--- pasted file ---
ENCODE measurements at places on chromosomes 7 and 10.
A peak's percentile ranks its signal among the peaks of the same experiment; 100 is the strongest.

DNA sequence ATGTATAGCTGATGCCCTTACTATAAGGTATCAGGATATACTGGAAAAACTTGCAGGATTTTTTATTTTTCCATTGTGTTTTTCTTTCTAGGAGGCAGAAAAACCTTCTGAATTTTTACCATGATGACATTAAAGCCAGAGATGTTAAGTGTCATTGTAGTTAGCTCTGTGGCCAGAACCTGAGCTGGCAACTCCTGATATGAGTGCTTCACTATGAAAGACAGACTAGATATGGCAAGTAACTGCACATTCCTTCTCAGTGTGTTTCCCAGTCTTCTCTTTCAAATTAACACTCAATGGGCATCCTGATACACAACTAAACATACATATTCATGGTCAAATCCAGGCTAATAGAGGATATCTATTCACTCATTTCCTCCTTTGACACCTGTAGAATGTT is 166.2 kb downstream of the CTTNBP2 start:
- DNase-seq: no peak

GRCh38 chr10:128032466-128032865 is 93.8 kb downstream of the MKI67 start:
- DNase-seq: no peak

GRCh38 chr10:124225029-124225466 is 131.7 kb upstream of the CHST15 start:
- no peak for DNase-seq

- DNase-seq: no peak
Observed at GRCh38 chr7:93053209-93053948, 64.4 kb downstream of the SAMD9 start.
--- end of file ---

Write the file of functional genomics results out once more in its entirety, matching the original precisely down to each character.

ENCODE measurements at places on chromosomes 7 and 10.
A peak's percentile ranks its signal among the peaks of the same experiment; 100 is the strongest.

DNA sequence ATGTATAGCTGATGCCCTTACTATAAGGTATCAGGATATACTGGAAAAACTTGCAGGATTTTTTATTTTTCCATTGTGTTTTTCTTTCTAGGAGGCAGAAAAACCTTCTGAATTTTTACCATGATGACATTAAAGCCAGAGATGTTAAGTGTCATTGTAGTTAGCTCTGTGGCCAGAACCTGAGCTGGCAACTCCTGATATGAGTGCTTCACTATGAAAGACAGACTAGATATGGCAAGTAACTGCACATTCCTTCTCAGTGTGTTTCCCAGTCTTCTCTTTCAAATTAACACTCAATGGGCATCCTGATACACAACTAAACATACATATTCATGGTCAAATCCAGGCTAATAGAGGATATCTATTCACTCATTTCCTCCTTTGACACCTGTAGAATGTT is 166.2 kb downstream of the CTTNBP2 start:
- DNase-seq: no peak

GRCh38 chr10:128032466-128032865 is 93.8 kb downstream of the MKI67 start:
- DNase-seq: no peak

GRCh38 chr10:124225029-124225466 is 131.7 kb upstream of the CHST15 start:
- no peak for DNase-seq

- DNase-seq: no peak
Observed at GRCh38 chr7:93053209-93053948, 64.4 kb downstream of the SAMD9 start.